A Non-template Approach to Hiring

Posted in General

I recently interviewed a candidate for a position that requires quick learning ability on multiple technical area. I have to assess if the candidate can understand a given problem quickly, learn new technical concepts and apply them to debug a problem. The need is not so much to build a deep understanding but just enough to help understand issues.

I wanted to try something different during my interview process. So during the interview, I gave the candidate a sample problem to debug in an area where he had some familiarity. But instead of running a usual interview, I gave him a laptop and access to internet – a practical and real way that many of us use to find solutions to new problems. And my evaluation focused on – approach, learning ability, structuring and breaking down the problem etc. It was an open-book interview!

I feel there is a need to re-look at the way majority of job interviews are conducted by breaking a template approach to hiring and bringing more real and practical aspects in identifying skills, capability, competency and cope-ability.

The process of setting up the support team continues to provide me more opportunities to try out different styles of interviewing. I already shared some of the approaches that I tried out earlier in another article innovative approach to support hiring.

Most important functions of ecommerce solutions

Posted in General

A latest report from Econsultancy from a survey of 600 clients identifies the most important functions of ecommerce solutions.


via Econsultancy

As an ecommerce company, does this list fairly represent the most important functions? How about which areas are served well and which areas still have problems and challenges? For example, is mobile support a strong solution in your ecommerce solution? Are you satisfied with the search functionality?

The other interesting point to note in the report is that email database integration is the topmost area of integration (61%) followed by CRM (52%)

Which technology platform provides the best solution for critical functionality in ecommerce?

Action based framework for Better, Faster & Cheaper features

Posted in Decision Making, Ideas, Technology

While working on a recent project, I prepared a list of following questions that helped me identify tasks that can lead to features with better, cheaper and faster characteristics.

– Repeatable tasks that can be minimized
– Mundane tasks that can be automated
– Challenging tasks that can be simplified
– Unnecessary tasks that can be removed or hidden

Once these tasks are identified, the next steps was to decide on what actions can be taken to minimize or simplify them. The table below summarizes a simple framework where tasks can be listed with appropriate action to solve them.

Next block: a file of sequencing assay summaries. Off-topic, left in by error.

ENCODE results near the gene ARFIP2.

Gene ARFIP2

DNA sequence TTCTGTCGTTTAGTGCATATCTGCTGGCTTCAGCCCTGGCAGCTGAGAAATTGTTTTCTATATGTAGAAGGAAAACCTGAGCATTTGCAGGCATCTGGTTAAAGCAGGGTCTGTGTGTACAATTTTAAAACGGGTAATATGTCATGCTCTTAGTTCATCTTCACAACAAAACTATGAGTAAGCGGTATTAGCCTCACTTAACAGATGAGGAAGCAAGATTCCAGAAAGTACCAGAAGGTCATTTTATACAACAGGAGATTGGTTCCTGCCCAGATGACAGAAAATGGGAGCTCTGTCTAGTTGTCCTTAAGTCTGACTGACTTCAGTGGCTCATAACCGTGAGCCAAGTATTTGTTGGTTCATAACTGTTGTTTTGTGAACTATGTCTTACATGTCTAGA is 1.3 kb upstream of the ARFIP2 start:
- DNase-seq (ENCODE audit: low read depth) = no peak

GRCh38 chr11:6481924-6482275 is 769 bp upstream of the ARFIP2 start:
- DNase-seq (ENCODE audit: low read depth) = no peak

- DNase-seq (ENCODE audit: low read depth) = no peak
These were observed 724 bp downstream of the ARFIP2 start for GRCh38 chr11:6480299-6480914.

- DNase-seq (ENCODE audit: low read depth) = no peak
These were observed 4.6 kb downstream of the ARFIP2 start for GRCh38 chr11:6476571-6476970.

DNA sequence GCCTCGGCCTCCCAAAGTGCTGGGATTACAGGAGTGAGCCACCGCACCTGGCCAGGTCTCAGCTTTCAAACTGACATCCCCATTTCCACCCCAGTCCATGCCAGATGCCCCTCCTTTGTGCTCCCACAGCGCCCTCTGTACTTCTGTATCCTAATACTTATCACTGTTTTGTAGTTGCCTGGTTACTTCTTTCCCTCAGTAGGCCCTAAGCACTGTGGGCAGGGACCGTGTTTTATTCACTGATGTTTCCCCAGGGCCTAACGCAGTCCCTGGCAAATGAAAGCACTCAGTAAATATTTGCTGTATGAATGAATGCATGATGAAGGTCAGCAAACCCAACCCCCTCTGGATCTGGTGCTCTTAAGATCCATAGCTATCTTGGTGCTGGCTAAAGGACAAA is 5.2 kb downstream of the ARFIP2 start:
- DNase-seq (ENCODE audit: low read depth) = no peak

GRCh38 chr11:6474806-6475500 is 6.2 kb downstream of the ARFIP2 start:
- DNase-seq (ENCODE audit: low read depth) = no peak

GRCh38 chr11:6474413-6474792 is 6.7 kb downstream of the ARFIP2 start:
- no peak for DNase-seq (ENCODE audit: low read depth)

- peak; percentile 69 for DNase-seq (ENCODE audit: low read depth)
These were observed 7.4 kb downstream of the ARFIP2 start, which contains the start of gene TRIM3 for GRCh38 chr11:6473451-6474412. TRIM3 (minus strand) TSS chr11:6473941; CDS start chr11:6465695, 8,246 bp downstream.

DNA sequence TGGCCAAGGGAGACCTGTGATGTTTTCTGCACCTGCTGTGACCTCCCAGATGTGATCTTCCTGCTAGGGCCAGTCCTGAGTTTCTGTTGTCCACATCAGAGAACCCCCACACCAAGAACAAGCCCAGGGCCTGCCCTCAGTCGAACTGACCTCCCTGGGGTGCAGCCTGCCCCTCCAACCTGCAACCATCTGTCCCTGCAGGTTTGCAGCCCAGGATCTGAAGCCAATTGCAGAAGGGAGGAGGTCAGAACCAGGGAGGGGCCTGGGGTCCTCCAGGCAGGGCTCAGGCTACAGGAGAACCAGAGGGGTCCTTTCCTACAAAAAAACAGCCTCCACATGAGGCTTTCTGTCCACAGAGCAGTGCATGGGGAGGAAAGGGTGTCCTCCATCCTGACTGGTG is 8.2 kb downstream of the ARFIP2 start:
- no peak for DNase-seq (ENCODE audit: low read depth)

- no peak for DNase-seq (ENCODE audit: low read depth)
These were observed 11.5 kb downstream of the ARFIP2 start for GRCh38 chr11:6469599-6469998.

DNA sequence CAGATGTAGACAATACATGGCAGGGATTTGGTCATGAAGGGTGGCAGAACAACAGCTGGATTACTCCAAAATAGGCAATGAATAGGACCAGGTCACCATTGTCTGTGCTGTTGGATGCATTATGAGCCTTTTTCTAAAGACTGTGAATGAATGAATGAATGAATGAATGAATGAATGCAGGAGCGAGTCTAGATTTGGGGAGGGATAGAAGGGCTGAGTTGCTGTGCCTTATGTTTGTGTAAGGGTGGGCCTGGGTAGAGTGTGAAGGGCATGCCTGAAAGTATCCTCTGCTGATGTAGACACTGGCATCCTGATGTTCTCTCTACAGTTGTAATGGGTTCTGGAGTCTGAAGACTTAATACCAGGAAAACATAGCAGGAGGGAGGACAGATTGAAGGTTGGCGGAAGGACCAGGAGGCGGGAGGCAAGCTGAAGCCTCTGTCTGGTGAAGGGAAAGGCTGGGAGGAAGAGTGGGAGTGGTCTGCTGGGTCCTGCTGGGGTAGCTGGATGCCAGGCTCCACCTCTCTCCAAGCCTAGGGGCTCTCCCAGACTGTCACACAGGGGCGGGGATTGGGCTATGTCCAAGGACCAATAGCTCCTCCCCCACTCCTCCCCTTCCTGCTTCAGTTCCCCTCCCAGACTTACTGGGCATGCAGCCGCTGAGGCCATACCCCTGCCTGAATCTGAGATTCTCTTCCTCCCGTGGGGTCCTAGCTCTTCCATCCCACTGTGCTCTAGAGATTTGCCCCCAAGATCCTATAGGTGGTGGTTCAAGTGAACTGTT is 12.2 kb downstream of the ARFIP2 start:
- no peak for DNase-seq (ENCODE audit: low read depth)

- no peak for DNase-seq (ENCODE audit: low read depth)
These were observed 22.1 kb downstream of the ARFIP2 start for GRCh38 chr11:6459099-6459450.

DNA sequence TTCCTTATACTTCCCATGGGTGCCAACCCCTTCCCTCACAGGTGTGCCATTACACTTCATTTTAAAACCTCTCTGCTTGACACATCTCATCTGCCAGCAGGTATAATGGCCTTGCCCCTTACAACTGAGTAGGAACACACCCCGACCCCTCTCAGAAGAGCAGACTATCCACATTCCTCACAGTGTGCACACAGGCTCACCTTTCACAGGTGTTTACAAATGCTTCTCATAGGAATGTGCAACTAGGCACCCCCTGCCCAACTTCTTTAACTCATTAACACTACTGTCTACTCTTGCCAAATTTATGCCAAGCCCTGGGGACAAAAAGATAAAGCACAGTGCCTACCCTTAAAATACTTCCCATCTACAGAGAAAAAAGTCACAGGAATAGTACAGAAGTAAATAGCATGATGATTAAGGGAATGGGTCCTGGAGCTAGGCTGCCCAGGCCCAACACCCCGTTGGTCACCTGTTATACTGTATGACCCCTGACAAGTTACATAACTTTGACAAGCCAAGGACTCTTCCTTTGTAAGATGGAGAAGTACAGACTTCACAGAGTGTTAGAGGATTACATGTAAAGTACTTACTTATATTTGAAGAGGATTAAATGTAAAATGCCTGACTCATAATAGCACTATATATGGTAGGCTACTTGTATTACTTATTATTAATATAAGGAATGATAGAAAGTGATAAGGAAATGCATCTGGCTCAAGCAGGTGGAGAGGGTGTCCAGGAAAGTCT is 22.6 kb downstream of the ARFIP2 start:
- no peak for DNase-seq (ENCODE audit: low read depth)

Better_cheaper_faster Model

The framework allows you to create new categories of task by adding a new row, or defining new actions by adding extra value in the Action column. Finally, you can define the characteristic of each solution (Better/ Cheaper/ Faster) that you have identified for a given problem. Since this framework focuses on finding problem tasks, there is greater flexibility in defining, modifying and reaching a cheaper, better or faster solution.

For example, a common task that many of us do is to interact with phone while walking. Now if this is a problem that you want to solve, you can define a new category called “Hazardous task” by adding a row for it. An action that can “Minimize” the hazardous nature will be to build a proximity sensor in the phone. And you can classify this solution to be “better” than what is already available on phones or what user do today to avoid bumping into someone!

Learning Scalable Systems

Posted in Leadership, Technology

One of the key facets of personal leadership is the ability to adapt and learn. It allows one to stay ahead of upcoming challenges, help the team and engage in proactive leadership. I just started working on a new project to design highly scalable architecture and here is what is helping me to build learning in this space –

1. Hands on building SaaS based application

I started designing and building a SaaS based application as part of my weekend project. I did few long coding sessions and the time spent was well worth it. Most of the mistakes were done when I succumbed to the temptation of just making it work. The exercise provided me deep insight into issues and challenges of building a SaaS based application.

2. Meeting startups

Many startups are formed as a proof-of-concept product and cannot really afford to over engineer the product till they see traction in traffic. Once they see traction and funding, they make leap and bound progress in their architecture and are very aware of cutting edge work. Hearing their technology journey and how they are identifying and resolving initial design flaws was a great learning experience.

3. Meeting technology advisers at venture capital firms

I met senior technologist from couple of top venture capital firms. Their perspective on building scalable SaaS products was invaluable – how to bring scalable practical thinking in the design process, how some of the successful companies are implementing scalable strategies and how some of them have avoided redesigning their system by staying ahead of potential problems and issues.

4. Online resources